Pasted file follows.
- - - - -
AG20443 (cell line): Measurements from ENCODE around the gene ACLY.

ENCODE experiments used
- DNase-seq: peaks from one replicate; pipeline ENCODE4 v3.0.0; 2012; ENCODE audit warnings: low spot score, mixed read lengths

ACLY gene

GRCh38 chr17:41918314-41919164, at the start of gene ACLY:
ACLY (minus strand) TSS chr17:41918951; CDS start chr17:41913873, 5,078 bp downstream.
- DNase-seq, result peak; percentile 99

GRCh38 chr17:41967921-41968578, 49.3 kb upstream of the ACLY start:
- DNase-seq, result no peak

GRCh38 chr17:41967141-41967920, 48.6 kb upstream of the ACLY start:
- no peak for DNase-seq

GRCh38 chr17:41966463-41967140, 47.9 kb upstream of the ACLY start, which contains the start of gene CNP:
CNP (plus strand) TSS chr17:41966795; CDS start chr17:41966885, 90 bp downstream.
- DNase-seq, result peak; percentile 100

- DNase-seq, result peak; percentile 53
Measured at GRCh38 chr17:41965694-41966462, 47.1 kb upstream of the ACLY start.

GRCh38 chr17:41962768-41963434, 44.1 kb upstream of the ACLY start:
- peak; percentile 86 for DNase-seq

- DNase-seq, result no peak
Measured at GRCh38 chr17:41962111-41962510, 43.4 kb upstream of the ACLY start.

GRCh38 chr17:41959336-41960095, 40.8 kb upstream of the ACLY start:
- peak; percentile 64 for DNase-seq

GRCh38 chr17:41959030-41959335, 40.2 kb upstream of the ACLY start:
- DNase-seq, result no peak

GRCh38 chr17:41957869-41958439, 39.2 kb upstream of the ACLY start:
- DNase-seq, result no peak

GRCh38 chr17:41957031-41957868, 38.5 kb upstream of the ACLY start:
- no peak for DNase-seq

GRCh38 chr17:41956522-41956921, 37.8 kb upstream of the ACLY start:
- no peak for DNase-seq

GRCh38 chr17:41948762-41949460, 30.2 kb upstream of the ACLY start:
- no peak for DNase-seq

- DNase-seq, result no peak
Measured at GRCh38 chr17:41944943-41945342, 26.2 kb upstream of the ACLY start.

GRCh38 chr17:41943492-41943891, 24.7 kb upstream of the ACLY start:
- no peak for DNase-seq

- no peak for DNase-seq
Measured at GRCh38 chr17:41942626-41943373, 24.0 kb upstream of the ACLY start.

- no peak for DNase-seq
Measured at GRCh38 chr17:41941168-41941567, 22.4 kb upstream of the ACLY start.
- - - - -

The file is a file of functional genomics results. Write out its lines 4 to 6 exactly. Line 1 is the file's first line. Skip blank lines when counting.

ACLY gene

GRCh38 chr17:41918314-41919164, at the start of gene ACLY:
ACLY (minus strand) TSS chr17:41918951; CDS start chr17:41913873, 5,078 bp downstream.